The writer does not romanticize poverty, though she does recognize that the things that are the sources of happiness in her life are those that can’t be purchased with money. It’s not whole chapters of whining, but an appeal to see struggling people as people. To really see and have empathy for them and not just dismiss them. She writes about having to fight for every single dollar as she lives among what seemed like inaccessible prosperity around her. She writes about how alone she feels, not just because she had separated from her abusive partner and is raising her daughter alone, but because practically all of her family had checked out of her life. She also writes about the sprinkling of people she encountered who treated her as their equal, who respected the work that she is doing and the effort she is making to survive. To them, she’s “Stephanie”, not just “the maid”.

I really loved reading this book. It’s one of those books that you wish was a lot longer than it is.

Infidel

Infidel
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Publisher:
Published: 2006
A brilliant, captivating memoir by Ayaan Hirsi Ali recounting her traditional Muslim upbringing in Somalia, then Saudi Arabia, and Kenya. It recounts her intellectual awakening and self-emancipation and the cost of her life's advocacy. (SOME SPOILERS BELOW)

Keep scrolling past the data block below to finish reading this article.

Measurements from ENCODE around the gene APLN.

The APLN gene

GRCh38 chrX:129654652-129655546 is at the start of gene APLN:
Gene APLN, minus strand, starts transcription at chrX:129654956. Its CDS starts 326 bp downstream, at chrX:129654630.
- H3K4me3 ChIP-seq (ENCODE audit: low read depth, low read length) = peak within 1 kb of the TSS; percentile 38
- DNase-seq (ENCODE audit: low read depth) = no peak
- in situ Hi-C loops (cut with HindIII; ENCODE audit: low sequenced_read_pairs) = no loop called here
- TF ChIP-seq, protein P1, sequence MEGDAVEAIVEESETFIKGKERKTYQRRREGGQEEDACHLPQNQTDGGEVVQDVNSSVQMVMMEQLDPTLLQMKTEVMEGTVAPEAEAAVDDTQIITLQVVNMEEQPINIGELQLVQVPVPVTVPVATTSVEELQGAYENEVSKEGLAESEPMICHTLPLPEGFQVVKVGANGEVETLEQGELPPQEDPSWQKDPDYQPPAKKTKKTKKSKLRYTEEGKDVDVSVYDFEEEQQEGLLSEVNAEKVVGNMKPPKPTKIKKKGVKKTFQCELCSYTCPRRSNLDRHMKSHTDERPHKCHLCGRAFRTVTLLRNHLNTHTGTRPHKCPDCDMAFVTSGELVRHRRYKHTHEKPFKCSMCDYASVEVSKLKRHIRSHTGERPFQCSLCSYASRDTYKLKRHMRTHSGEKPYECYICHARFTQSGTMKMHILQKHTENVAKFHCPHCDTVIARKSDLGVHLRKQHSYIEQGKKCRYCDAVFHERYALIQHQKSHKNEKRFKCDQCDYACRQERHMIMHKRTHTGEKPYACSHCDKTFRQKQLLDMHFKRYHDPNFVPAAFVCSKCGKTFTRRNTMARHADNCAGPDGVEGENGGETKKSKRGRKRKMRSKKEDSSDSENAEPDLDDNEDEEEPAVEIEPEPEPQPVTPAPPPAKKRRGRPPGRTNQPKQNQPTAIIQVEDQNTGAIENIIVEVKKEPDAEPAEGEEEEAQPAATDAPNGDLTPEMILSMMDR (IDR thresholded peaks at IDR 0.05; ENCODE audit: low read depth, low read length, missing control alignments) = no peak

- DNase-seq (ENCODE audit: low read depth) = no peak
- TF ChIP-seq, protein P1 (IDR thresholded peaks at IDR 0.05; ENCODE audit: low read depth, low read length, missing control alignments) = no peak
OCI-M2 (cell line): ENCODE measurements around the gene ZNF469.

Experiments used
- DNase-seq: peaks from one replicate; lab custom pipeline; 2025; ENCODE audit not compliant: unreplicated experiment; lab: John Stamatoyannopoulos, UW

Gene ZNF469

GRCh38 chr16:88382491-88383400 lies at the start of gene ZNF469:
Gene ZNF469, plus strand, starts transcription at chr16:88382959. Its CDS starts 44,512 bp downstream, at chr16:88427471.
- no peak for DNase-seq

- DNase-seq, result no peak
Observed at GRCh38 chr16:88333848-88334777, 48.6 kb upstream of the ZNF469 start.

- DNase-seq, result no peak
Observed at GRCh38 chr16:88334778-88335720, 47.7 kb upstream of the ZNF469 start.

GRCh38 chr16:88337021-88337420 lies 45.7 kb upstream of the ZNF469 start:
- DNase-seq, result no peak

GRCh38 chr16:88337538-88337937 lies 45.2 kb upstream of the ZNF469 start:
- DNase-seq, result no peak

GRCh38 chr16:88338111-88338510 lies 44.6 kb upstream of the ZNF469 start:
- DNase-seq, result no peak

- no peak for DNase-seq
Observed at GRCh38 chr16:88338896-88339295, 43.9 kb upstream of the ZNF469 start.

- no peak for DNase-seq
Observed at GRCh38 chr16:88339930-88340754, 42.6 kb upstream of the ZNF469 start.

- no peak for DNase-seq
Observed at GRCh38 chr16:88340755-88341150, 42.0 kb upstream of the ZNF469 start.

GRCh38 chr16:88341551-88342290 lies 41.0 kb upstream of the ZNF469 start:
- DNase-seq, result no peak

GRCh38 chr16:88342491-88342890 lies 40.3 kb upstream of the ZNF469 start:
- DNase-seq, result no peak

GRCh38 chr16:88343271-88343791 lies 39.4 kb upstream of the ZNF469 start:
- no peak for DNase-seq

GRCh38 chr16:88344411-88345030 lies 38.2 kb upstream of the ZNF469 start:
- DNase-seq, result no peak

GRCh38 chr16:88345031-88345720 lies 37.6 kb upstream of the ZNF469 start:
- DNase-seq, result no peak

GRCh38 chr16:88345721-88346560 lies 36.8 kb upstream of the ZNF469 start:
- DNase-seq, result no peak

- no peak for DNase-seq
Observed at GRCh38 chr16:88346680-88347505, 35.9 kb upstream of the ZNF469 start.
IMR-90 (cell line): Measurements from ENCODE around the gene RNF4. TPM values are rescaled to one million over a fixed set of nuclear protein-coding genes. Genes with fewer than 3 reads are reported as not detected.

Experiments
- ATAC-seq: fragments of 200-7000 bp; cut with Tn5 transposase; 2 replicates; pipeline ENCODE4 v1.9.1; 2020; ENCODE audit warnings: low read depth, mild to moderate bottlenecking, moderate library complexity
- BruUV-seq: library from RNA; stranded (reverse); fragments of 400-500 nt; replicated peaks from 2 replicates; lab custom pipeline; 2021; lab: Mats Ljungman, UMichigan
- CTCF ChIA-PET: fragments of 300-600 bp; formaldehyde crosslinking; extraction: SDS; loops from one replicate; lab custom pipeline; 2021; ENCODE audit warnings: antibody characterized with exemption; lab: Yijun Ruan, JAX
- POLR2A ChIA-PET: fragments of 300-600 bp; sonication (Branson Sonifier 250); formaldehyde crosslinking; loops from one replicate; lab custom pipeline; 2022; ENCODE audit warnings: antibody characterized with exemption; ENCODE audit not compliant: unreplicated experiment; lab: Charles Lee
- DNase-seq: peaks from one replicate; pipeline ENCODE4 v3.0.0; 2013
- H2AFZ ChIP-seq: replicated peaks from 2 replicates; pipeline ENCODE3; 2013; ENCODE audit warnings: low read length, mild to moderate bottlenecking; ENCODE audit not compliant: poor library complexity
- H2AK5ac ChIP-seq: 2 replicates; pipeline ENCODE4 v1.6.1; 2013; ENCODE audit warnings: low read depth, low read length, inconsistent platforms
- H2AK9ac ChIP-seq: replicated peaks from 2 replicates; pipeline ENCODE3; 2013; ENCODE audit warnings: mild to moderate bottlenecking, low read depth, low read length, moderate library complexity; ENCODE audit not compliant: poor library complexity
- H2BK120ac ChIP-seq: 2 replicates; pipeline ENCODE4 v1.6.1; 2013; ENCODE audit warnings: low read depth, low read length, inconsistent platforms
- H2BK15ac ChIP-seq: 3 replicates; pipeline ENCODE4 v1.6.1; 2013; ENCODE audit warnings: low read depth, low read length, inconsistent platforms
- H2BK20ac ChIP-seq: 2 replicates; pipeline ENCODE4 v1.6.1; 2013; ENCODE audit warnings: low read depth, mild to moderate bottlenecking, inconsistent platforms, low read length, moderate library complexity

I found this book both hard to put down and hard to read because of the writer’s story. I find Ayaan Hirsi Ali very brave to even write this memoir. I am unsure of how I feel about the part of her belief that Islam needs to be reformed because I am unfamiliar with the teachings and texts of the religion. But taking this book as a memoir and basing her arguments on all that she has witnessed and experienced living in different Muslim countries, I find her arguments compelling.

Her story offers a rare look into a window that isn’t always open for us to peek into, as outsiders. Her writing is clear, concise and rational. Writing this book came at great personal cost to her, and I respect that a lot. There are many things about her life that one can consider a fortunate turn of events that helped her along her journey to her intellectual awakening–the fact that her father insisted on giving his daughters an education, that he was often away which meant he could not arrange her marriage early in life like what happened to her peers, that she was educated and found access to books, etc. Books became her window to a different culture, one where a woman isn’t her father or husband’s property, where she has the right to make her own decisions on her body and on other aspects of her life. These books planted seeds of hope and longing for a way to exist for herself instead of for others.

Her arguments against Islam’s claim to be a religion of peace are passionate but very clearly laid out and supported by her own experiences and the histories of the countries that she called her home at some points in her life.